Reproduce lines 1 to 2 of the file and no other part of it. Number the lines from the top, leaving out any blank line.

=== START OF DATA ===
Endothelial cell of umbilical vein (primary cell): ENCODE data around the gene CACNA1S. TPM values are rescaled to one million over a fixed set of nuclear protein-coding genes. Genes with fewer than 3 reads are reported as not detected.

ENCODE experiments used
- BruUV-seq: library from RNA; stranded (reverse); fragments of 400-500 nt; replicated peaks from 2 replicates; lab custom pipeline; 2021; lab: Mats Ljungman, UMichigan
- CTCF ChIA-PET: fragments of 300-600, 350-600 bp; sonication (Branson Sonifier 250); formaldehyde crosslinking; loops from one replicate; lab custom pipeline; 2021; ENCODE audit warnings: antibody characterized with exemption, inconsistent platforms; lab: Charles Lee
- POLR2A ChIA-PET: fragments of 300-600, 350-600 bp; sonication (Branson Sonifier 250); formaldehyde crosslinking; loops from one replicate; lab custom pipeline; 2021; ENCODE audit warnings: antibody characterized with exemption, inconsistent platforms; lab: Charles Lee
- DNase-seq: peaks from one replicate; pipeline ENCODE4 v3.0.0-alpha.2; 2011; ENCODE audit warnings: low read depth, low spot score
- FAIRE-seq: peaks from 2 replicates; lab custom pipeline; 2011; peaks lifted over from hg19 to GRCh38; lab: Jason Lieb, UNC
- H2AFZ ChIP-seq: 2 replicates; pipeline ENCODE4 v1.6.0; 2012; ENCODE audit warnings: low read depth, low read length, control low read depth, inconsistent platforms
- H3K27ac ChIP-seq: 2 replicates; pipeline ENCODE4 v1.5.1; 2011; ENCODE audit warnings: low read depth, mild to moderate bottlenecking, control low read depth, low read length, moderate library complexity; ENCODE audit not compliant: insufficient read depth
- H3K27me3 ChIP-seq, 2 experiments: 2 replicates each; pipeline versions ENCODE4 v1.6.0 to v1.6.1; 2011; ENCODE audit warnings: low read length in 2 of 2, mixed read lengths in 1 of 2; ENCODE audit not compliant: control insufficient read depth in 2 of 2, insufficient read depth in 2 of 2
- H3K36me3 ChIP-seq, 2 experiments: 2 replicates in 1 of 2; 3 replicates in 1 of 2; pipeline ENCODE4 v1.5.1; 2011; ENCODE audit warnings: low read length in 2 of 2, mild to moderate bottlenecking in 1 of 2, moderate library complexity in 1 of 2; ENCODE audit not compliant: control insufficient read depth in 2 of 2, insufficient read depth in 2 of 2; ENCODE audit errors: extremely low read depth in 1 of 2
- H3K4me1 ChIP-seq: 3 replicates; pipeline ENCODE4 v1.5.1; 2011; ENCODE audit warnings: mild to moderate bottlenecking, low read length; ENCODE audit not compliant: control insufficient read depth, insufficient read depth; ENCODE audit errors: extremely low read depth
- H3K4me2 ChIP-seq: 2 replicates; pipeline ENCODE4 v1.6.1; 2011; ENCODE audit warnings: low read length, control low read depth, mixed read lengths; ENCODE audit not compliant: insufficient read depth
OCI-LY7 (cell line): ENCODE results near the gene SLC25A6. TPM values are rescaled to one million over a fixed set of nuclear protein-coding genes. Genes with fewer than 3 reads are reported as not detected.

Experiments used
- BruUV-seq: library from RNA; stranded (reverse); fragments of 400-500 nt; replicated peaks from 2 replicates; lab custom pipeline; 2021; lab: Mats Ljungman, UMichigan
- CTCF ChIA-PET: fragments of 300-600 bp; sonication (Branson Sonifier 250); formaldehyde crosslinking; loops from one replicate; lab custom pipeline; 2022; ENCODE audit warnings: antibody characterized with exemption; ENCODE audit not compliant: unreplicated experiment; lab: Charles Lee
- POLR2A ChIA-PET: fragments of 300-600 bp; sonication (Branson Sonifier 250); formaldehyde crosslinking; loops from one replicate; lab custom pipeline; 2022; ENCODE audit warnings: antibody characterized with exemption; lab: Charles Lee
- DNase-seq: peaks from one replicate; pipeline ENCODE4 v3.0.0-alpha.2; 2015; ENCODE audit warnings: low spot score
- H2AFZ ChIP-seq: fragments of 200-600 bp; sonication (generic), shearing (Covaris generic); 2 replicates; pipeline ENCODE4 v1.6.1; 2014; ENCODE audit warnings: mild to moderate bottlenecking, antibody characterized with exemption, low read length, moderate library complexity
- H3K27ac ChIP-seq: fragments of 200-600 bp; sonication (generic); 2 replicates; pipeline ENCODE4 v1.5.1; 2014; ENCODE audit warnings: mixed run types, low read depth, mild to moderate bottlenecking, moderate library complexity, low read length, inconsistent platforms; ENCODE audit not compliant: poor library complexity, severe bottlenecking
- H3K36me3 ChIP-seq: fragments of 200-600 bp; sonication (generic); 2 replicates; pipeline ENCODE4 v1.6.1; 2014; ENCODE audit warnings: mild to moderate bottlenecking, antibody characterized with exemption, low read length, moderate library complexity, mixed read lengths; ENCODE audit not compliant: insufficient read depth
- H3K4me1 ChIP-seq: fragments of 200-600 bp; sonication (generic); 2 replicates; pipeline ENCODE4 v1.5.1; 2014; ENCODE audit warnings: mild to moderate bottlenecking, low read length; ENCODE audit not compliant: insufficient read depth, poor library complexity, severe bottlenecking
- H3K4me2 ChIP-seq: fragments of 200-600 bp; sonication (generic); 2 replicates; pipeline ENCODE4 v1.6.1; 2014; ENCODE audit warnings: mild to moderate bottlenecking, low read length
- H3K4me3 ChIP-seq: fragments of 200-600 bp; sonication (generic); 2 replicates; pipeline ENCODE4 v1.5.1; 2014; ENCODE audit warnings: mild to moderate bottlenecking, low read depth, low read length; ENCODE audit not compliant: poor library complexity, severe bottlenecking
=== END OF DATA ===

Endothelial cell of umbilical vein (primary cell): ENCODE data around the gene CACNA1S. TPM values are rescaled to one million over a fixed set of nuclear protein-coding genes. Genes with fewer than 3 reads are reported as not detected.

ENCODE experiments used